Trying to Get in on Mergers and Acquisitions?Oct 14, 2020
This is a guest post from Gokul Padmanabhan, owner of Restoration Brokers of America. Gokul and I have known each other for about 7 years now. We started to talk approximately four years before I was ready to sell my business and we’ve stayed in touch over the past three years since the sale of my business. Having gone through the sale process myself, I can tell you how important getting “ready to sell” is and the questions Gokul poses below are at the heart of what matters to a potential buyer. The best time to prepare your business for a future sale is now. The changes you’ll make today will not only make your business more valuable when it comes time to sell, they will also make your business stronger while you still own it. Enjoy the article!
Answer These Questions to Make Your Business Stand Out
Everywhere you look right now in restoration, people are talking mergers and acquisitions. Conferences hold clinics and industry chats are alight with the idea that things are in motion for restoration businesses, and now is a surprisingly promising time to examine your business selling acumen.
Is this really the right time to sell? Do you know what your business is worth or even if it is sellable? Who’s buying, and what can you do to optimize offers?
The answers lie in understanding exit planning and what your buyer expects your business to bring to the table. Let’s examine the most common areas where buyers express concern. The more you and, by extension, your business are prepared to answer their queries, the better positioned your business will be when it’s time to sell.
For those uninterested in selling, your best model for a profitable, workable business that will succeed for years should still follow these quality standards. You are working to create a sustainable business model—whether you’re selling or staying put.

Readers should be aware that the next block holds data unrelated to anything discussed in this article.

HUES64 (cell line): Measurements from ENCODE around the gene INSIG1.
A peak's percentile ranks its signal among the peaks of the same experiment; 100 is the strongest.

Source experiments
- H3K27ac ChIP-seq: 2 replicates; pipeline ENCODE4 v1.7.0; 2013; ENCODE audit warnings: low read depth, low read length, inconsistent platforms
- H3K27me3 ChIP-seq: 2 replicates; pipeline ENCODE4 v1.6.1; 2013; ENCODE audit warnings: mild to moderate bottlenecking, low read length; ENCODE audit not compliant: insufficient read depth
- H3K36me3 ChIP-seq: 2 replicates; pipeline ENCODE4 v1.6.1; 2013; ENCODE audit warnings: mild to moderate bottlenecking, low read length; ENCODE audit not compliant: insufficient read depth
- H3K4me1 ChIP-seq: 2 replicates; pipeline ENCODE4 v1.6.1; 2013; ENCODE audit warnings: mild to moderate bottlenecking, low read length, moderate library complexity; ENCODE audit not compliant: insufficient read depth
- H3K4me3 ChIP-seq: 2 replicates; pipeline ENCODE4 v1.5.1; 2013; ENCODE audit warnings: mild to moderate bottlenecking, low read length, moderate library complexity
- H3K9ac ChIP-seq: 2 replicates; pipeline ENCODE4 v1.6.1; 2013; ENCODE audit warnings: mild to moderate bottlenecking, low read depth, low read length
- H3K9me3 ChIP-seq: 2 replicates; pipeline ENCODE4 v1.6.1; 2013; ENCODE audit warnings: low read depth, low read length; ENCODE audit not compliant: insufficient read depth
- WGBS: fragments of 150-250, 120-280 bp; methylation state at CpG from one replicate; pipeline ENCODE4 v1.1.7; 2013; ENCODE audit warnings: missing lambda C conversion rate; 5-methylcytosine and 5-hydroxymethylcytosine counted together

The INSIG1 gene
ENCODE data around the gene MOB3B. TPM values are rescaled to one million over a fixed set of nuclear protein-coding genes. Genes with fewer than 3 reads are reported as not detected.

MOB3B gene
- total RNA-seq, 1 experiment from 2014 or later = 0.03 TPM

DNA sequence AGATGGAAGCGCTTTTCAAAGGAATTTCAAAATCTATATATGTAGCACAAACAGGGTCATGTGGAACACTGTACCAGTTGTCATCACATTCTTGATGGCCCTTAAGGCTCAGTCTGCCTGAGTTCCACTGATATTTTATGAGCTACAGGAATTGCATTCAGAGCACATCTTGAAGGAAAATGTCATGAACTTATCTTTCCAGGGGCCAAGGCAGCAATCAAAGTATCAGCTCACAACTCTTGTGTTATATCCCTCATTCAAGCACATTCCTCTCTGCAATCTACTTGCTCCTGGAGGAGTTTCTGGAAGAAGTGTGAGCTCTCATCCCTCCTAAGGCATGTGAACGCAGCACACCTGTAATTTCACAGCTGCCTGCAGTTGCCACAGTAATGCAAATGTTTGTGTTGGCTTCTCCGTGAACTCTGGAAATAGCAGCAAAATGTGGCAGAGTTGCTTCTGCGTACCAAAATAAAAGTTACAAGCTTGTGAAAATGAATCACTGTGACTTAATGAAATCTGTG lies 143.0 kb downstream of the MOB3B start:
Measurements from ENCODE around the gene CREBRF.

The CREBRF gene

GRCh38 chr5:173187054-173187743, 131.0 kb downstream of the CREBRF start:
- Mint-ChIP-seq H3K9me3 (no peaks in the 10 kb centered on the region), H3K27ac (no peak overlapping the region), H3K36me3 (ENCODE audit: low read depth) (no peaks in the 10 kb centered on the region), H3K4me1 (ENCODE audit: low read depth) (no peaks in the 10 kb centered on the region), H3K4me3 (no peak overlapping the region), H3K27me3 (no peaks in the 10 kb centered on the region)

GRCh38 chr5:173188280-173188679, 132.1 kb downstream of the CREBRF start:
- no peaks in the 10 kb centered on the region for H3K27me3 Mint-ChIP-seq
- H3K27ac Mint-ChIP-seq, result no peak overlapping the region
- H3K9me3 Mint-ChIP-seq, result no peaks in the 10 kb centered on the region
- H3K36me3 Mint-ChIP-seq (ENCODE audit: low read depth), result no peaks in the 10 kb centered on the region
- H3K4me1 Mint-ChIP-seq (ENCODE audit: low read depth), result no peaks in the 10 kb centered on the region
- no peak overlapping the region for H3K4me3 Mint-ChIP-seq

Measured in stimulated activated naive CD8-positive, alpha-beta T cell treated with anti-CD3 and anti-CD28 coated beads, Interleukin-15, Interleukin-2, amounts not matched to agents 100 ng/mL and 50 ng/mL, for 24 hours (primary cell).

Have your sales been rising or declining over the past five years?
Buyers are looking for a business that has steady or increasing sales. They’re paying the seller for the return they’ll get on their investment, and they want to make certain the investment is safe. Your optimum selling phase is when sales are steady or slightly increasing. While dips and declines in profit can be explained, a steady sales decline creates an unsellable business.
Do you have good books and follow the GAAP principles?
Business owners succeed because they’re great at what they do, but if their books don’t reflect this success in a clear, standard manner, deals can fall apart quickly. Generally accepted accounting principles—GAAP—should be the standard by which all of your books are kept. When sellers come up with their own hybrid method for bookkeeping, the best business can lose its quality status. Bad books are the kiss of death, and inconsistent accounting practices fall apart during the due diligence portion of an acquisition. The minute a seller says, “we don’t do our books that way,” the buyer can’t easily connect the dots, and the company value drops.
Is the business too dependent on any key employee?
Many times, businesses rely on a go-to employee or production manager for survival. They’ve built a business around their top performers, which has served them well in the short term, but such practices can terribly devalue your business. You want a business independent of your employees. When top performers leave, your mitigation plan should include backfilling that position and moving forward. Your business must keep going.
Consider the business with a salesperson who brings in 40% of its annual sales. From a buyer’s perspective, relying heavily on a single employee is a risky investment.
Is the business dependent on a single revenue source or supplier?
Much like relying on a single employee, looking to an individual client or revenue source for the majority of your income is an unsavory risk for buyers. If a business earns 80% of its business from a single third-party administrator, their success is utterly dependent on that revenue stream. Seek to build a well-diversified revenue stream. No single source should contribute more than 10% of your business.